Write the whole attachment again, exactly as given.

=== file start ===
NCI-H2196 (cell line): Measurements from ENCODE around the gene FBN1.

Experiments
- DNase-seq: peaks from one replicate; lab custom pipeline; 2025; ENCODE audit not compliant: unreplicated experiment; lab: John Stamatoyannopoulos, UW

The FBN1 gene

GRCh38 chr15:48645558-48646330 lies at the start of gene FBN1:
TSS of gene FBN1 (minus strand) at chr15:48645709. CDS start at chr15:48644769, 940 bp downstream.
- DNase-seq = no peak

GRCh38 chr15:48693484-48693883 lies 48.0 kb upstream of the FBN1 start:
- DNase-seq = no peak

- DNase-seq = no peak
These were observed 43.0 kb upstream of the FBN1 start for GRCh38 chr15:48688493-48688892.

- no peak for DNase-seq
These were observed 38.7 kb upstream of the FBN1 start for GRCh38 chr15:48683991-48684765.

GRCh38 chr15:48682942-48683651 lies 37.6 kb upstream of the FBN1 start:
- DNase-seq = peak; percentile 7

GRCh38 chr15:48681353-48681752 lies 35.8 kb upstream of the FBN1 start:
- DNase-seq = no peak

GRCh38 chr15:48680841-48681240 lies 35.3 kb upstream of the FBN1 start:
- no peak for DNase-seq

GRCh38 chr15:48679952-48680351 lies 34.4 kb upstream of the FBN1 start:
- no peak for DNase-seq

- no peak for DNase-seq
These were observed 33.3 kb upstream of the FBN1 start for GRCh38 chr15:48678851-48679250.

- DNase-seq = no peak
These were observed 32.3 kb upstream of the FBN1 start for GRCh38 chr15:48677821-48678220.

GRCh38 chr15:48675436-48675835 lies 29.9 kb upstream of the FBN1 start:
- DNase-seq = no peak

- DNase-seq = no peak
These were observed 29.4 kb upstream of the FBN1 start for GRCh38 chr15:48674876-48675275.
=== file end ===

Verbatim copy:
NCI-H2196 (cell line): Measurements from ENCODE around the gene FBN1.

Experiments
- DNase-seq: peaks from one replicate; lab custom pipeline; 2025; ENCODE audit not compliant: unreplicated experiment; lab: John Stamatoyannopoulos, UW

The FBN1 gene

GRCh38 chr15:48645558-48646330 lies at the start of gene FBN1:
TSS of gene FBN1 (minus strand) at chr15:48645709. CDS start at chr15:48644769, 940 bp downstream.
- DNase-seq = no peak

GRCh38 chr15:48693484-48693883 lies 48.0 kb upstream of the FBN1 start:
- DNase-seq = no peak

- DNase-seq = no peak
These were observed 43.0 kb upstream of the FBN1 start for GRCh38 chr15:48688493-48688892.

- no peak for DNase-seq
These were observed 38.7 kb upstream of the FBN1 start for GRCh38 chr15:48683991-48684765.

GRCh38 chr15:48682942-48683651 lies 37.6 kb upstream of the FBN1 start:
- DNase-seq = peak; percentile 7

GRCh38 chr15:48681353-48681752 lies 35.8 kb upstream of the FBN1 start:
- DNase-seq = no peak

GRCh38 chr15:48680841-48681240 lies 35.3 kb upstream of the FBN1 start:
- no peak for DNase-seq

GRCh38 chr15:48679952-48680351 lies 34.4 kb upstream of the FBN1 start:
- no peak for DNase-seq

- no peak for DNase-seq
These were observed 33.3 kb upstream of the FBN1 start for GRCh38 chr15:48678851-48679250.

- DNase-seq = no peak
These were observed 32.3 kb upstream of the FBN1 start for GRCh38 chr15:48677821-48678220.

GRCh38 chr15:48675436-48675835 lies 29.9 kb upstream of the FBN1 start:
- DNase-seq = no peak

- DNase-seq = no peak
These were observed 29.4 kb upstream of the FBN1 start for GRCh38 chr15:48674876-48675275.